Enough Is Enough, Mr. Trump: You Must Be Pro-Woman to Be Pro-Life

Donald Trump (photo credit: Gage Skidmore)
Donald Trump (photo credit: Gage Skidmore)

This piece was co-authored by Bob Morrison.

Is it possible to be pro-life without being pro-woman? The answer to that question may help pro-life Americans sort out the GOP field. After all, nearly all of the Republican candidates have endorsed the two cardinal priorities of the pro-life movement today: supporting a national limit on abortions late in pregnancy and ending public funding for Planned Parenthood. But check-the-box assessments of the candidates carry an inherent danger – overlooking the plain and obvious.

Here is one thing that is plain and obvious to us: Donald Trump can lay no claim to being pro-woman.

Let’s stipulate right off that Mr. Trump is an egalitarian when it comes to insulting his rivals. Both Rand Paul and Carly Fiorina have felt the sting of his ugliness about their personal appeal. Having said that, his cruel and vulgar taunts about women are especially telling in a way that pro-life Americans should instantly “get.”

The pro-life movement today is characterized by women leaders. Two years ago, the House debate over the Pain-Capable Unborn Child Protection Act was led, beginning to end, by women members of Congress. Their presence and eloquence sharpened the debate, stifled the liberal feminists’ gender-based rhetoric, demonstrated true compassion, and carried the day.

For groups like the Susan B. Anthony List, the House debate was a watershed. It did not mean that men were demoted in the fight. Far from it. The recovery by men of their sense of responsibility for the tiny lives they help to create is crucial to turning the page on the radical ruling in Roe v. Wade. But the leadership of women like Virginia Foxx, Michele Bachmann, Vicki Hartzler, Cathy McMorris Rodgers, Mia Love and others changed the dynamics of argument – forever.

This was a scene for which grassroots women leaders like Jane Abraham, Marjorie Dannenfelser, Marilyn Musgrave, Connie Mackey, Penny Nance, Charmaine Yoest, Carol Tobias, Jennifer Marshall and dozens of others had long worked. For years they had seen our cause blunted by the claims of political figures like Bella Abzug, Shirley Chisholm, Gloria Steinem and Barbara Boxer that they alone spoke for the women of America.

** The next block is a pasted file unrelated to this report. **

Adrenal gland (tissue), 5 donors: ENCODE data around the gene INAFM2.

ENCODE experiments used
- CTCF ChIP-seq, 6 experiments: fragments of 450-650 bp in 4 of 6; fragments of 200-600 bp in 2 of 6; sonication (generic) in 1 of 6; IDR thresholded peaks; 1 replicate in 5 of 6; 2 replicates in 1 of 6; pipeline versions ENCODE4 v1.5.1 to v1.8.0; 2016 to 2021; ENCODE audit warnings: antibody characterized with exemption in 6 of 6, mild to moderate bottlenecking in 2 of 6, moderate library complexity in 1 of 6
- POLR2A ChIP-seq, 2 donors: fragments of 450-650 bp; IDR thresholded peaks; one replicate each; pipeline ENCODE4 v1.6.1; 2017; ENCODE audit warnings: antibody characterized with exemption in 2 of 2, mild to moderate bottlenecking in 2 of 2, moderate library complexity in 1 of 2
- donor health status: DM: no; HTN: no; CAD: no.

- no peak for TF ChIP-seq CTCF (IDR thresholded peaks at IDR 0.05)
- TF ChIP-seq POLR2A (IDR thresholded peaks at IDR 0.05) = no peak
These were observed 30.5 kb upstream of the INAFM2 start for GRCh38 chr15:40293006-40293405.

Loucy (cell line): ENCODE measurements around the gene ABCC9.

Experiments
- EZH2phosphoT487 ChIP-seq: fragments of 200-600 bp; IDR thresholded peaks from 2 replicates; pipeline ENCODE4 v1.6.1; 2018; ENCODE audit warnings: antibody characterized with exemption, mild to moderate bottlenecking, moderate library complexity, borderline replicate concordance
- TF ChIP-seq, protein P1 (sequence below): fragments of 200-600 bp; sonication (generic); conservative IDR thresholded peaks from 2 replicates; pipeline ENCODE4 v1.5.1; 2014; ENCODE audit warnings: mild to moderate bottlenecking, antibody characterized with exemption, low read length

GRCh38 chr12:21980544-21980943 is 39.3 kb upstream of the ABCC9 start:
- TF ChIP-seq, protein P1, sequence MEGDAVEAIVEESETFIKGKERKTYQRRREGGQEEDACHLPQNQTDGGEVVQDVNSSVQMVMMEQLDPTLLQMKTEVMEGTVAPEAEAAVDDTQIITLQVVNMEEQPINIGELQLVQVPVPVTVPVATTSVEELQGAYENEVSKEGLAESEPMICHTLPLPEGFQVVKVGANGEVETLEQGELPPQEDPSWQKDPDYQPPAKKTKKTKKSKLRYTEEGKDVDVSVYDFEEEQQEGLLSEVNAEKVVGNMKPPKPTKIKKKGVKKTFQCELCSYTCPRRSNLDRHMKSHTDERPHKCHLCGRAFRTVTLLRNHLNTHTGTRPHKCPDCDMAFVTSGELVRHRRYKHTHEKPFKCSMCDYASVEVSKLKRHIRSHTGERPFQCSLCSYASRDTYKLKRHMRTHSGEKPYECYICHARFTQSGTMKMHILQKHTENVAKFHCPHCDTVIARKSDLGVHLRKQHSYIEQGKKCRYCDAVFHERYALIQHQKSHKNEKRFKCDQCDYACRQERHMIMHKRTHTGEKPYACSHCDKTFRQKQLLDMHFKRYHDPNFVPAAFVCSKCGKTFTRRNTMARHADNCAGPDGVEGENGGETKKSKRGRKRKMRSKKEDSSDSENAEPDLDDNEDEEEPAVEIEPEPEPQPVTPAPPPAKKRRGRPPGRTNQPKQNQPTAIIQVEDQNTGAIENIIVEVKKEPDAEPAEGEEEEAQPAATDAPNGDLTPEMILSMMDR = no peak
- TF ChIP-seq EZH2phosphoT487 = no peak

Those claims had always been false, as the roots of the suffragette movement show. But they were false as applied to early right to life groups as well. The first pro-life groups in Washington featured stalwart women like Dr. Mildred Jefferson, Dr. Carolyn Gerster, Nellie Gray, Jean Garton, Marjory Mecklenburg, Frederica Mathewes-Green, Ann O’Donnell, Jane Muldoon, and Anne Higgins. The first pro-life Democratic presidential candidate was New Yorker Ellen McCormack, who earned a ballot slot in 18 states and more than 230,000 votes in 1976.

The pro-life movement did not become more feminine in the 1990s and after; rather, pro-life women streamed into electoral politics everywhere and began moving into leadership roles.

This is the background that makes Donald Trump’s rise so galling and any acceptance of his having deep convictions on the life issue so suspect. The core belief of pro-life women includes equality both for themselves and for their unborn children – all of them. They champion the weak, the vulnerable, the unexpected, and the less well-off. They do not believe that new opportunities and options should induce or require any woman to abandon the body of her son or daughter at Planned Parenthood or some other cold clinic.

A brief tour of the web – and, piquantly, of sites like Slate that pro-lifers rarely favor – suffices to catalog the many aspersions, old and new, Donald Trump has cast on women. One of the most pro-life female presidential candidates of the modern era, Fiorina, was not spared. Moreover, Trump’s vitriol has almost always been personal and misogynistic, not policy-driven or substantive. He regards no one as his equal.

This is not the state of affairs pro-life Americans, men or women, have fought for. It is, in fact, a war on women that conservatives should be among the first to reject. That so many conservatives who aver Christian beliefs have yet to do so is an embarrassment of the highest order.

The GOP can and must do better. Mr. Trump will understand. It isn’t politically correct for conservatives these days to call him out, especially on the eve of Iowa and New Hampshire. But pro-life is pro-woman too, and enough is enough.

Chuck Donovan and Bob Morrison are Washington veterans who served in the administration of Ronald Reagan.